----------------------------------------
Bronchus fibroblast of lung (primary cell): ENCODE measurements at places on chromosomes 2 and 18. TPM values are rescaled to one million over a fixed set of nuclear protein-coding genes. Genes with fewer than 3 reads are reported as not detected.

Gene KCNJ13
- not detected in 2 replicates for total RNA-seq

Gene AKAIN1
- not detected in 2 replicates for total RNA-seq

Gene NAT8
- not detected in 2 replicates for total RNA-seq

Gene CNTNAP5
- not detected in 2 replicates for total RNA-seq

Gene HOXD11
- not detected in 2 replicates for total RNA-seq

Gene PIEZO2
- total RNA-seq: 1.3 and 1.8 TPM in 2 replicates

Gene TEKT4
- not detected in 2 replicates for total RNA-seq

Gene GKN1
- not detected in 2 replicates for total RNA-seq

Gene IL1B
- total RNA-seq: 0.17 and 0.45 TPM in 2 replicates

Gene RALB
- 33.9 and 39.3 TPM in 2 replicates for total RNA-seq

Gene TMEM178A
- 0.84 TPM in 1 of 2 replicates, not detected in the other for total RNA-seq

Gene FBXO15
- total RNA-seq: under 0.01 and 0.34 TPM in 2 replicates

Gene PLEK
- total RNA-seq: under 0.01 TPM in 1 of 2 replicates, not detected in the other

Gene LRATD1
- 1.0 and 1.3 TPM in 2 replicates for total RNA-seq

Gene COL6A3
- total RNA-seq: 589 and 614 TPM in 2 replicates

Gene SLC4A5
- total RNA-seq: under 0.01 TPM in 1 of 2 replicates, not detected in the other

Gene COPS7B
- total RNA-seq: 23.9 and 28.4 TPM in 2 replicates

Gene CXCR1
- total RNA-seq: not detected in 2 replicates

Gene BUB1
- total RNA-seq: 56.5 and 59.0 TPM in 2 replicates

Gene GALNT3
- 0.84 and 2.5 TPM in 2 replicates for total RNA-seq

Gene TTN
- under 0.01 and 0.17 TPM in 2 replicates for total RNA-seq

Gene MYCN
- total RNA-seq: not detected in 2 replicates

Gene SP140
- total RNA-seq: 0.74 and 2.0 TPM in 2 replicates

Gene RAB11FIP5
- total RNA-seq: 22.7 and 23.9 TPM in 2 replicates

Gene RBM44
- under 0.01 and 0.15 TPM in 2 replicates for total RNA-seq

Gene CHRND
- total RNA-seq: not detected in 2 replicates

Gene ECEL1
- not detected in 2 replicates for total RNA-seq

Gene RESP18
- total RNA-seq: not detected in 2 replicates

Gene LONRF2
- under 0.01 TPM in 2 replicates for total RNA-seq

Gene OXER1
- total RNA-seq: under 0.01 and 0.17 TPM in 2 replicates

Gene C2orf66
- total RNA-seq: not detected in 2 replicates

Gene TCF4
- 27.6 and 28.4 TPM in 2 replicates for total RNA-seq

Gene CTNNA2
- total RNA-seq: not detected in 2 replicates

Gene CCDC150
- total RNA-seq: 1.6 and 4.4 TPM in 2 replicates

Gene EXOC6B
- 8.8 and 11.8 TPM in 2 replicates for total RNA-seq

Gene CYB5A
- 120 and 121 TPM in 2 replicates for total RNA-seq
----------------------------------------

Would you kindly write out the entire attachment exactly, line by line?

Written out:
Bronchus fibroblast of lung (primary cell): ENCODE measurements at places on chromosomes 2 and 18. TPM values are rescaled to one million over a fixed set of nuclear protein-coding genes. Genes with fewer than 3 reads are reported as not detected.

Gene KCNJ13
- not detected in 2 replicates for total RNA-seq

Gene AKAIN1
- not detected in 2 replicates for total RNA-seq

Gene NAT8
- not detected in 2 replicates for total RNA-seq

Gene CNTNAP5
- not detected in 2 replicates for total RNA-seq

Gene HOXD11
- not detected in 2 replicates for total RNA-seq

Gene PIEZO2
- total RNA-seq: 1.3 and 1.8 TPM in 2 replicates

Gene TEKT4
- not detected in 2 replicates for total RNA-seq

Gene GKN1
- not detected in 2 replicates for total RNA-seq

Gene IL1B
- total RNA-seq: 0.17 and 0.45 TPM in 2 replicates

Gene RALB
- 33.9 and 39.3 TPM in 2 replicates for total RNA-seq

Gene TMEM178A
- 0.84 TPM in 1 of 2 replicates, not detected in the other for total RNA-seq

Gene FBXO15
- total RNA-seq: under 0.01 and 0.34 TPM in 2 replicates

Gene PLEK
- total RNA-seq: under 0.01 TPM in 1 of 2 replicates, not detected in the other

Gene LRATD1
- 1.0 and 1.3 TPM in 2 replicates for total RNA-seq

Gene COL6A3
- total RNA-seq: 589 and 614 TPM in 2 replicates

Gene SLC4A5
- total RNA-seq: under 0.01 TPM in 1 of 2 replicates, not detected in the other

Gene COPS7B
- total RNA-seq: 23.9 and 28.4 TPM in 2 replicates

Gene CXCR1
- total RNA-seq: not detected in 2 replicates

Gene BUB1
- total RNA-seq: 56.5 and 59.0 TPM in 2 replicates

Gene GALNT3
- 0.84 and 2.5 TPM in 2 replicates for total RNA-seq

Gene TTN
- under 0.01 and 0.17 TPM in 2 replicates for total RNA-seq

Gene MYCN
- total RNA-seq: not detected in 2 replicates

Gene SP140
- total RNA-seq: 0.74 and 2.0 TPM in 2 replicates

Gene RAB11FIP5
- total RNA-seq: 22.7 and 23.9 TPM in 2 replicates

Gene RBM44
- under 0.01 and 0.15 TPM in 2 replicates for total RNA-seq

Gene CHRND
- total RNA-seq: not detected in 2 replicates

Gene ECEL1
- not detected in 2 replicates for total RNA-seq

Gene RESP18
- total RNA-seq: not detected in 2 replicates

Gene LONRF2
- under 0.01 TPM in 2 replicates for total RNA-seq

Gene OXER1
- total RNA-seq: under 0.01 and 0.17 TPM in 2 replicates

Gene C2orf66
- total RNA-seq: not detected in 2 replicates

Gene TCF4
- 27.6 and 28.4 TPM in 2 replicates for total RNA-seq

Gene CTNNA2
- total RNA-seq: not detected in 2 replicates

Gene CCDC150
- total RNA-seq: 1.6 and 4.4 TPM in 2 replicates

Gene EXOC6B
- 8.8 and 11.8 TPM in 2 replicates for total RNA-seq

Gene CYB5A
- 120 and 121 TPM in 2 replicates for total RNA-seq